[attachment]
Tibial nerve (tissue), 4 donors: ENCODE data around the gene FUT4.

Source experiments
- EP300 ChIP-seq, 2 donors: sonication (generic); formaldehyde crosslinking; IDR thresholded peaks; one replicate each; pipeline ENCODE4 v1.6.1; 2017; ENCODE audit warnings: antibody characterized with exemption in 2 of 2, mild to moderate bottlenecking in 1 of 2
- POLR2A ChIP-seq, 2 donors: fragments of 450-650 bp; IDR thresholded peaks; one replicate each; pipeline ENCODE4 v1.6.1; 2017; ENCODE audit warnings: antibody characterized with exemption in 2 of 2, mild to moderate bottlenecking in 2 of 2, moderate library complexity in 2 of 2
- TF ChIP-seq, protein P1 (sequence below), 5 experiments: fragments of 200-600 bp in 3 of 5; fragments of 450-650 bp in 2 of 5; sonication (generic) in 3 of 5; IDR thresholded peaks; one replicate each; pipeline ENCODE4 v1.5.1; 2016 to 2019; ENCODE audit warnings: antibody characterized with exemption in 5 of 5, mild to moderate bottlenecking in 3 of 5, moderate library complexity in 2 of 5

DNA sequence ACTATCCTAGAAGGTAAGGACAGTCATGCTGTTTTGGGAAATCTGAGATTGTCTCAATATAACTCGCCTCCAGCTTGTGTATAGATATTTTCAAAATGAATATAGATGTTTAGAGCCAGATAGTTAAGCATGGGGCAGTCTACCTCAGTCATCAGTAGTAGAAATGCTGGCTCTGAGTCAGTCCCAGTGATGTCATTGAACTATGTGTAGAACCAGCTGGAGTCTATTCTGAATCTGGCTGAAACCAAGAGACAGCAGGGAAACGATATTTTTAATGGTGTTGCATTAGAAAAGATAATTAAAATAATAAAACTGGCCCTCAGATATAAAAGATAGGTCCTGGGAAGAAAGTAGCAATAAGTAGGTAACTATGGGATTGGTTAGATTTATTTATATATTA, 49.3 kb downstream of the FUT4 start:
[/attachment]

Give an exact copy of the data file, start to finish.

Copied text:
Tibial nerve (tissue), 4 donors: ENCODE data around the gene FUT4.

Source experiments
- EP300 ChIP-seq, 2 donors: sonication (generic); formaldehyde crosslinking; IDR thresholded peaks; one replicate each; pipeline ENCODE4 v1.6.1; 2017; ENCODE audit warnings: antibody characterized with exemption in 2 of 2, mild to moderate bottlenecking in 1 of 2
- POLR2A ChIP-seq, 2 donors: fragments of 450-650 bp; IDR thresholded peaks; one replicate each; pipeline ENCODE4 v1.6.1; 2017; ENCODE audit warnings: antibody characterized with exemption in 2 of 2, mild to moderate bottlenecking in 2 of 2, moderate library complexity in 2 of 2
- TF ChIP-seq, protein P1 (sequence below), 5 experiments: fragments of 200-600 bp in 3 of 5; fragments of 450-650 bp in 2 of 5; sonication (generic) in 3 of 5; IDR thresholded peaks; one replicate each; pipeline ENCODE4 v1.5.1; 2016 to 2019; ENCODE audit warnings: antibody characterized with exemption in 5 of 5, mild to moderate bottlenecking in 3 of 5, moderate library complexity in 2 of 5

DNA sequence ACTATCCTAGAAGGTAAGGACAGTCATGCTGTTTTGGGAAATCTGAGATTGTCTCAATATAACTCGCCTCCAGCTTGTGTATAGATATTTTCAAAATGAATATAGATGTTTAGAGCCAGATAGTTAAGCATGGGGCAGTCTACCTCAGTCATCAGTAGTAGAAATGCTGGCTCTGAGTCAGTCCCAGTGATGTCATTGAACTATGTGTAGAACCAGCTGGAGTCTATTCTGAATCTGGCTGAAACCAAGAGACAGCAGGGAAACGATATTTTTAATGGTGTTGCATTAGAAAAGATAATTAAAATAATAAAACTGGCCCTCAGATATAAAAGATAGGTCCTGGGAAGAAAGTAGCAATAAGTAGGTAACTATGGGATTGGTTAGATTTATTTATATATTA, 49.3 kb downstream of the FUT4 start: